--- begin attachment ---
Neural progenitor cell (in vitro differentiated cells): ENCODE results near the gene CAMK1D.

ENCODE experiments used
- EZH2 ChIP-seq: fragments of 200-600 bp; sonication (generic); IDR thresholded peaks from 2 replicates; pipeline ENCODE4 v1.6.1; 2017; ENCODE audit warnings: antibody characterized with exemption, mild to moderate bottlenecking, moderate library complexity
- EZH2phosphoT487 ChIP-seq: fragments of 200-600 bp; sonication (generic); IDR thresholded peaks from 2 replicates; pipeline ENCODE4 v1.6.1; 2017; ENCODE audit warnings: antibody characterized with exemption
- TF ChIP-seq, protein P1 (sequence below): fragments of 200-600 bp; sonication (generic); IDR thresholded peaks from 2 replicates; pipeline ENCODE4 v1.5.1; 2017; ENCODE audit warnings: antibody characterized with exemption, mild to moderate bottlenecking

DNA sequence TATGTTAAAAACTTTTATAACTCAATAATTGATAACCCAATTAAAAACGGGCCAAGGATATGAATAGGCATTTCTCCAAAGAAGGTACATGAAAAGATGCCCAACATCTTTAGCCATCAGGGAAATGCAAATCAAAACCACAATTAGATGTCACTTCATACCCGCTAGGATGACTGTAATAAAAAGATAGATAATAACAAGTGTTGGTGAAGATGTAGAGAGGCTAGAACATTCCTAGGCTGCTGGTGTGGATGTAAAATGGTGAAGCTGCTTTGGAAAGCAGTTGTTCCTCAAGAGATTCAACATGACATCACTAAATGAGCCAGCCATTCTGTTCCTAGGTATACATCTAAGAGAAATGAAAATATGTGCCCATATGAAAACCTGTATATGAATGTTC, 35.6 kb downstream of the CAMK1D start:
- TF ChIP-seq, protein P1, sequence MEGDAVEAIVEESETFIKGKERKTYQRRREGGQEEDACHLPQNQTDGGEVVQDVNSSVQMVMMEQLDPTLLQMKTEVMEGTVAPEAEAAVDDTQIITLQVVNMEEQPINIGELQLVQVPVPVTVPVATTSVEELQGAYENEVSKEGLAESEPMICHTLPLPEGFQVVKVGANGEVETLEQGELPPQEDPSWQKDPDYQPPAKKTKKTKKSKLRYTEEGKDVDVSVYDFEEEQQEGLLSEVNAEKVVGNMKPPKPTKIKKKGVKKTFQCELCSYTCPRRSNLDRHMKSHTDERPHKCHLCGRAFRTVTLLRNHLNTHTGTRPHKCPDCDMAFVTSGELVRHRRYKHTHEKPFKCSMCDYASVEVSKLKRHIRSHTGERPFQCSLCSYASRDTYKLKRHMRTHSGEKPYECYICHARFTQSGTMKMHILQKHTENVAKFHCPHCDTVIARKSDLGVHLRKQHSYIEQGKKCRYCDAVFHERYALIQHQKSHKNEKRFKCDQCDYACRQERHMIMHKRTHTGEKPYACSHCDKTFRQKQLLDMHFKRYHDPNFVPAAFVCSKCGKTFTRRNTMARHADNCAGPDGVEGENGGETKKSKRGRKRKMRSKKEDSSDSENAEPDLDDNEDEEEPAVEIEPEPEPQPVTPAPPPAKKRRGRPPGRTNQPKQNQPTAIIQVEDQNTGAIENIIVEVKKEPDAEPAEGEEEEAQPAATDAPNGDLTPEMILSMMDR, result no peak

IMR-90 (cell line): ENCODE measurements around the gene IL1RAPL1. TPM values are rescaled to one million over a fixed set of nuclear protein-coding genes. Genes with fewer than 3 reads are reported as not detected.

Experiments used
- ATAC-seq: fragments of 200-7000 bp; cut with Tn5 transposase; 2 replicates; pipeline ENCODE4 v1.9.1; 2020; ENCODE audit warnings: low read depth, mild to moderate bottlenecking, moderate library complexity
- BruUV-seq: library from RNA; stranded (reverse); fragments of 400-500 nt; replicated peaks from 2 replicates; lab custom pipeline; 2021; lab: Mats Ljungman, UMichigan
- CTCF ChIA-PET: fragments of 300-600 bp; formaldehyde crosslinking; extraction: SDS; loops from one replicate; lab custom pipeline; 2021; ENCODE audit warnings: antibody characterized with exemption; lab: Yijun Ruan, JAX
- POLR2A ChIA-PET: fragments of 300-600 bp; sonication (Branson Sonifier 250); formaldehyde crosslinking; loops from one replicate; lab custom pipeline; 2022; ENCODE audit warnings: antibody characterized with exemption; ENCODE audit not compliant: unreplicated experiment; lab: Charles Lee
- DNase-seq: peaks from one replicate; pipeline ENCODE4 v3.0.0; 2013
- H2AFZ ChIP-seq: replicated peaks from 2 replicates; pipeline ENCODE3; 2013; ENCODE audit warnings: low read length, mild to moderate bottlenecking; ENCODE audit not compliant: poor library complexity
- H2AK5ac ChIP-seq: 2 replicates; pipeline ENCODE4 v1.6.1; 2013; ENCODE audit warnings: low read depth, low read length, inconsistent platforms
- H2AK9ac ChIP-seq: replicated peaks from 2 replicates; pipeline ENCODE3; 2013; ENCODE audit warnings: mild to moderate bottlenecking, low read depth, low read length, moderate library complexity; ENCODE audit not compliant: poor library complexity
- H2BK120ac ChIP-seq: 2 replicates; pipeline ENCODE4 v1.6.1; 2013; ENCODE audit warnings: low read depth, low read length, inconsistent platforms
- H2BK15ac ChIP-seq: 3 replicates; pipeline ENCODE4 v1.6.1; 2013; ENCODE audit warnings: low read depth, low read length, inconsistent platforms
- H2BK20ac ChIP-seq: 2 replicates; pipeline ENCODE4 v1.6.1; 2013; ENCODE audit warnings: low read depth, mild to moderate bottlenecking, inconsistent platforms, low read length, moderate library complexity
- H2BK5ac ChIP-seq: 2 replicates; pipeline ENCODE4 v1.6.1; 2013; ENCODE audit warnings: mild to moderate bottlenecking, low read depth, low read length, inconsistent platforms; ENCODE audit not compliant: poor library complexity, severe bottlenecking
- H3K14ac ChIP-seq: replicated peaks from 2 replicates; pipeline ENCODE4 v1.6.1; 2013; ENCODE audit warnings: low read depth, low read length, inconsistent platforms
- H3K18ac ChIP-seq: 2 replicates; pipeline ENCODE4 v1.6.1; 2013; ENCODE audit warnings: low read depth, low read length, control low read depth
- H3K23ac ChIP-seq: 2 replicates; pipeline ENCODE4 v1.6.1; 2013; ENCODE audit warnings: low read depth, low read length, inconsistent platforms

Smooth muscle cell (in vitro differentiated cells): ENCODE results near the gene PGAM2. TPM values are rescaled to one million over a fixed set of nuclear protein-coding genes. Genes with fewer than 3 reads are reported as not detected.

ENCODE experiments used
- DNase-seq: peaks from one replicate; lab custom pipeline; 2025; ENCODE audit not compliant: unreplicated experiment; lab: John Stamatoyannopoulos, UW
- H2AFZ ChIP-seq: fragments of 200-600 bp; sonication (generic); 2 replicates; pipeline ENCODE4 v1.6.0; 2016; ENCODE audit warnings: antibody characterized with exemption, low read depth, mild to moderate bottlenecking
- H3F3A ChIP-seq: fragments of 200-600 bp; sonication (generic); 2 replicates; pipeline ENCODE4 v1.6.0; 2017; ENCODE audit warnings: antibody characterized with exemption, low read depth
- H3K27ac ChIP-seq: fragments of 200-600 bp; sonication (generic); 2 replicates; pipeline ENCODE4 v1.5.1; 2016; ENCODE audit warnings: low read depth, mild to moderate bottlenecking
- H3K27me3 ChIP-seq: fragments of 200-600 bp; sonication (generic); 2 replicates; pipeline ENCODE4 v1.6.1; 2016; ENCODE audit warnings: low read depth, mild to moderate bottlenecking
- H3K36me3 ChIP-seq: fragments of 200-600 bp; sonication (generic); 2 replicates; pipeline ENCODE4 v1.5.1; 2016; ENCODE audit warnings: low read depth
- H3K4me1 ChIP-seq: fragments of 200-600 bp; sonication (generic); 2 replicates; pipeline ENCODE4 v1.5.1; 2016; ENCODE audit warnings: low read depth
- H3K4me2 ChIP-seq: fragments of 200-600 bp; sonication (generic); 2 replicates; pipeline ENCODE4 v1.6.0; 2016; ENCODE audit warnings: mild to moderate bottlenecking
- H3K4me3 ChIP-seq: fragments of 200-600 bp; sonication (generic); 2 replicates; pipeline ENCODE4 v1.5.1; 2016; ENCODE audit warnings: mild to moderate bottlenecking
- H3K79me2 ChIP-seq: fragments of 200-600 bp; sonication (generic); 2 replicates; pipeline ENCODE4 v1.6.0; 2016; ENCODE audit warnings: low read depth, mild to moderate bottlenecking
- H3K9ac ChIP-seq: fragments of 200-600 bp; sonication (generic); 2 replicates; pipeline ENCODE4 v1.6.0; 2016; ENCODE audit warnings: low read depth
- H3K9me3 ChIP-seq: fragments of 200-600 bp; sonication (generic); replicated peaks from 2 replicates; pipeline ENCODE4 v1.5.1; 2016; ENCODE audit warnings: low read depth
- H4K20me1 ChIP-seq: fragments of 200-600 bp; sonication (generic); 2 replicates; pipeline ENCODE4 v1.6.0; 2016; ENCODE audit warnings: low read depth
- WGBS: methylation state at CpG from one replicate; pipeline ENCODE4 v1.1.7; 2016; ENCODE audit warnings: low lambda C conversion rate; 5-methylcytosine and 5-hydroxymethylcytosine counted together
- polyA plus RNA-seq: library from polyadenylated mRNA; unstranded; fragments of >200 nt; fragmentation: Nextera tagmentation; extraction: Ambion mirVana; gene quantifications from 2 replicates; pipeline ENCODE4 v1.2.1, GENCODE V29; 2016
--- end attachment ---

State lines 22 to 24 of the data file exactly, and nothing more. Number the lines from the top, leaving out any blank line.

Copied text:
- H3K14ac ChIP-seq: replicated peaks from 2 replicates; pipeline ENCODE4 v1.6.1; 2013; ENCODE audit warnings: low read depth, low read length, inconsistent platforms
- H3K18ac ChIP-seq: 2 replicates; pipeline ENCODE4 v1.6.1; 2013; ENCODE audit warnings: low read depth, low read length, control low read depth
- H3K23ac ChIP-seq: 2 replicates; pipeline ENCODE4 v1.6.1; 2013; ENCODE audit warnings: low read depth, low read length, inconsistent platforms